Monday, August 8, 2011

One Plus One Equals Eleven

If Carol Vorderman was given a 3 minute slot on BBC Breakfast this morning to talk about a piece of research she’s helped commission, and she ended up talking for 4 minutes, what percentage of her original time allocation did she over-run by? Well according to the research she was discussing, not many of us would be able to give her the right answer as it shows that up to three quarters of children who achieve a pass in GCSE maths can’t work out simple fractions or percentages.

The research was commissioned by David Cameron and Michael Gove before the general election and the results are shocking to say the least. They show that almost half of students fail maths at GCSE (don’t get a grade C or above) and that only 15% of students continue to study maths beyond GCSE compared to 100% in some industrialised nations. This obviously has serious implications for these students into their adult life and will no doubt have an effect on the economy – many jobs nowadays call for a minimum of 3 GCSE’s at grade C or above including maths and English and if Vorders is right and 24% of economically active adults are ‘functionally innumerate’ then the futures of our children really could be in trouble.

The research makes 11 recommendations which range from aiming to achieve results comparable to those in top performing countries to making maths a compulsory subject up the age of 18 in an effort to ensure the mathematical prowess of our future generations.

One of the comments Vorders made in her interview pricked up some ears over here at BDT HQ though. The research also showed that up to a quarter of all students are taught by a non-maths teacher and in some areas no students were taught by a maths teacher. There is a nationwide shortage of specialist mathematics teachers in secondary schools and those who have already fallen behind by age 11 are statistically never likely to be able to catch up again but with no specialist maths teachers their chances drop away to almost nil.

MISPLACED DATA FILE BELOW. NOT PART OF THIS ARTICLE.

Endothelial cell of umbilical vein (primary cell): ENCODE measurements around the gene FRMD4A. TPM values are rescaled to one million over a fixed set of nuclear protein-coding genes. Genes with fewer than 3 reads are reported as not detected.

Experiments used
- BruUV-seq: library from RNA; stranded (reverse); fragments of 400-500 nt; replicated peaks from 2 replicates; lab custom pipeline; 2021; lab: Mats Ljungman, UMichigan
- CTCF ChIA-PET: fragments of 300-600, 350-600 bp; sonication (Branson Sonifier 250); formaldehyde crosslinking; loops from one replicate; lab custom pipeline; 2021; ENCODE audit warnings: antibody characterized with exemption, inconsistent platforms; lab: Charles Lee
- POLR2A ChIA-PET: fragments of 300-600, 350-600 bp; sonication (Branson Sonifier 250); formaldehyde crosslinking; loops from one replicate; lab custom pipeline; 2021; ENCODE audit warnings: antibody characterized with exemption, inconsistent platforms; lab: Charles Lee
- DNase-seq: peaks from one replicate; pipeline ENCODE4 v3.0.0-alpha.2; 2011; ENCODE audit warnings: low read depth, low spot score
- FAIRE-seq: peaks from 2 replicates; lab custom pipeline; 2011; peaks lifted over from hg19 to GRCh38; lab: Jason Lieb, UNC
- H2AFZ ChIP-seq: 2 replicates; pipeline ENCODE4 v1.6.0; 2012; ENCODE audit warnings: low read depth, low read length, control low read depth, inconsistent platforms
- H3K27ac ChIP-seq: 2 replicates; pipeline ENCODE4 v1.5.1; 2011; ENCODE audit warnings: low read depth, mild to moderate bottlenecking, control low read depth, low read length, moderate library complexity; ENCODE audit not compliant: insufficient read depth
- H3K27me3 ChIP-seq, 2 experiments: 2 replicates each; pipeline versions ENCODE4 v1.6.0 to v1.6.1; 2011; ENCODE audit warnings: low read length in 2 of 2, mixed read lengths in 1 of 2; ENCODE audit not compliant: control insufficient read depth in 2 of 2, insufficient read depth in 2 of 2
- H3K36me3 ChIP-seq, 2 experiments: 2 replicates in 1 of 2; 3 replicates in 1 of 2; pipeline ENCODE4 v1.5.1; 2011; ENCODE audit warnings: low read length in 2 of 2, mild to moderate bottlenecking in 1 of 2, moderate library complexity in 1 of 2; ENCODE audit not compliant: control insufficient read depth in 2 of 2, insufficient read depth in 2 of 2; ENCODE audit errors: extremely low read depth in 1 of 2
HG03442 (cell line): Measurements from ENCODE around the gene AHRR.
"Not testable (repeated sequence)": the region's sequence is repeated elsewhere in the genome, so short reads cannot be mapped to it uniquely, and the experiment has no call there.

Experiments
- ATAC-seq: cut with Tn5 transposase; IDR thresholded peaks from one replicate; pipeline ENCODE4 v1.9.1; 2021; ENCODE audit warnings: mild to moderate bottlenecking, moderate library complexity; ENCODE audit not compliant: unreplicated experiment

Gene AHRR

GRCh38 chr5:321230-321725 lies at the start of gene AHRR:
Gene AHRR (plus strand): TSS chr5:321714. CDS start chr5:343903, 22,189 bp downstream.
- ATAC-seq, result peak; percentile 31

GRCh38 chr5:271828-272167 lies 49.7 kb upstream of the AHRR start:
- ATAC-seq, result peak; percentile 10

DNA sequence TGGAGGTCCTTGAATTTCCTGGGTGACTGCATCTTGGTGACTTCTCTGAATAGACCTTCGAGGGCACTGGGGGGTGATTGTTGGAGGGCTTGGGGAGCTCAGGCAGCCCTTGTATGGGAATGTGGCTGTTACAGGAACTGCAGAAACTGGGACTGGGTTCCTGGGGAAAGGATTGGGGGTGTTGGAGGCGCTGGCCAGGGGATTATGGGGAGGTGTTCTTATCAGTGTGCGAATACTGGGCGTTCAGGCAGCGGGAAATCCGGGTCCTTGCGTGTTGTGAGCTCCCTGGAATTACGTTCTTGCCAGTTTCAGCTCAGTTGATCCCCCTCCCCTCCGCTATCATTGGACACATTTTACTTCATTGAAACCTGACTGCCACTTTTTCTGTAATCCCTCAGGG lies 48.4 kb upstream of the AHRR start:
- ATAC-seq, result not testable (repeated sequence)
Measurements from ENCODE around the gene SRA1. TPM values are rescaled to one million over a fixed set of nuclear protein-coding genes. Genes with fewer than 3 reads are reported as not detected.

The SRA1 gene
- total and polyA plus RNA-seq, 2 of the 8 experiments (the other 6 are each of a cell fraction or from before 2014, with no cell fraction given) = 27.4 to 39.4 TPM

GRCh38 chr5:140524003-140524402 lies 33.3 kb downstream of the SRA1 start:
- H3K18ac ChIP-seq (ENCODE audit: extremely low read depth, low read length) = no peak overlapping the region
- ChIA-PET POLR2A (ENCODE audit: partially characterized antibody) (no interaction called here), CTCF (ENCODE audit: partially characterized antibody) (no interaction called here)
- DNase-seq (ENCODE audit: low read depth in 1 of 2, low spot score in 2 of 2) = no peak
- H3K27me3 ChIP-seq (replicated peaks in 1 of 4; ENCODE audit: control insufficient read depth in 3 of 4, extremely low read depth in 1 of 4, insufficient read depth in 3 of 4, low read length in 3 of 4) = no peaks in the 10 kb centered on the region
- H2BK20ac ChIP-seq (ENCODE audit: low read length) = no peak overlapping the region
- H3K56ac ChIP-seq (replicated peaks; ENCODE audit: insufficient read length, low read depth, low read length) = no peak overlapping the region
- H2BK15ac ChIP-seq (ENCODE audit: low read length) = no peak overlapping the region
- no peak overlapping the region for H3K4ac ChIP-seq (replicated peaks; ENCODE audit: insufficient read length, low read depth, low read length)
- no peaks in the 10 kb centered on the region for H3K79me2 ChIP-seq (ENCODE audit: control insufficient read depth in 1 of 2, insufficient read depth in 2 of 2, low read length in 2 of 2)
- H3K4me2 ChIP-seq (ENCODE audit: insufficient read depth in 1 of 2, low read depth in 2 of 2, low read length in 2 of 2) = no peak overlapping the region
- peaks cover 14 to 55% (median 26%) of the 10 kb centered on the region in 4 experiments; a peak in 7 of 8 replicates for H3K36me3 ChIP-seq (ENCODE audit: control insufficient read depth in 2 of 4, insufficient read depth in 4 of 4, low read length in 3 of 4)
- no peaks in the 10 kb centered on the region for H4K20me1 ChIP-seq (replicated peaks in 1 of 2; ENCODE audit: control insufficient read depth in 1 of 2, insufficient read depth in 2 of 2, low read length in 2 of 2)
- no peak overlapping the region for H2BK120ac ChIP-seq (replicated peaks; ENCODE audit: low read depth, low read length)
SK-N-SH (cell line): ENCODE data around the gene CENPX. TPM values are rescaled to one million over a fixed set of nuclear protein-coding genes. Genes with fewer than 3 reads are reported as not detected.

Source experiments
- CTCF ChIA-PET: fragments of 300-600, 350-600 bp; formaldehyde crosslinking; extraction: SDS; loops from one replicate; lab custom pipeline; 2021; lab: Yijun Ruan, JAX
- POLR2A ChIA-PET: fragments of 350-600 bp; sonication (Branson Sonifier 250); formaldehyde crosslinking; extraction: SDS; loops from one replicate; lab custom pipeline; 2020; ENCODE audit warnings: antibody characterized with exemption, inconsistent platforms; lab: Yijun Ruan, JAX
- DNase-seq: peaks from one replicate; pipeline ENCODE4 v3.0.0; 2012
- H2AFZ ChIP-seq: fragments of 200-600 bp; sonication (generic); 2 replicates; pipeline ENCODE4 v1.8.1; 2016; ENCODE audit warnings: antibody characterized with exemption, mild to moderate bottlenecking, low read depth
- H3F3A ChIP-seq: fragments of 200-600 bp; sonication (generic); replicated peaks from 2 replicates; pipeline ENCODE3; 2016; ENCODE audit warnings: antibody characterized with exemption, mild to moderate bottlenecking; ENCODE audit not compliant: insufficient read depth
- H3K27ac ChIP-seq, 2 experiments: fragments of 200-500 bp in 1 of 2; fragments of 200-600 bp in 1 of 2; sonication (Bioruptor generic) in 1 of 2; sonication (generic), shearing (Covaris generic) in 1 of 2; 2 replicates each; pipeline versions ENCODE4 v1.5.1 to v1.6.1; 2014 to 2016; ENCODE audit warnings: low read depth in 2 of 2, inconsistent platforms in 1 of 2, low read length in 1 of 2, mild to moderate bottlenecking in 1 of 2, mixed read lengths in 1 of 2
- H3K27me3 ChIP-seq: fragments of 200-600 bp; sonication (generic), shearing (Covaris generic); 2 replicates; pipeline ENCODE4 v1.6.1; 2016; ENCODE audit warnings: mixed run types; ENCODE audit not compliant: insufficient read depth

Maybe the answer isn’t to make maths a compulsory subject. There are plans to raise the age of compulsory education over the next 4 years so that by 2015 it will be up to 18 so maybe more students will pick maths if option lists are smaller. Perhaps the answer is to find a way of encouraging more of those people who did well at maths to pay it forward and become maths teachers. There has been a massive increase in the number of adults registering on numeracy and literacy courses over the past few years and whilst it’s good that these adults are keen to put right their educational ‘failings’ it’s a harsh indication of the ways in which the UK education system has let them down.

A recent TV ad campaign has made efforts to tackle this void by attempting to show that maths and science are useful and essential skills to have in a range of different jobs from being a cosmetic specialist to a video games designer, however if the specialist staff and teachers aren’t in place in the schools then no amount of enthusiasm is going to help children who are keen to learn. It’s a self-perpetuating problem though – too many children are leaving school without proper numeracy skills which leaves a smaller percentage of those who actually go into teaching with sufficient ability to properly teach maths.

So, what’s the real solution?

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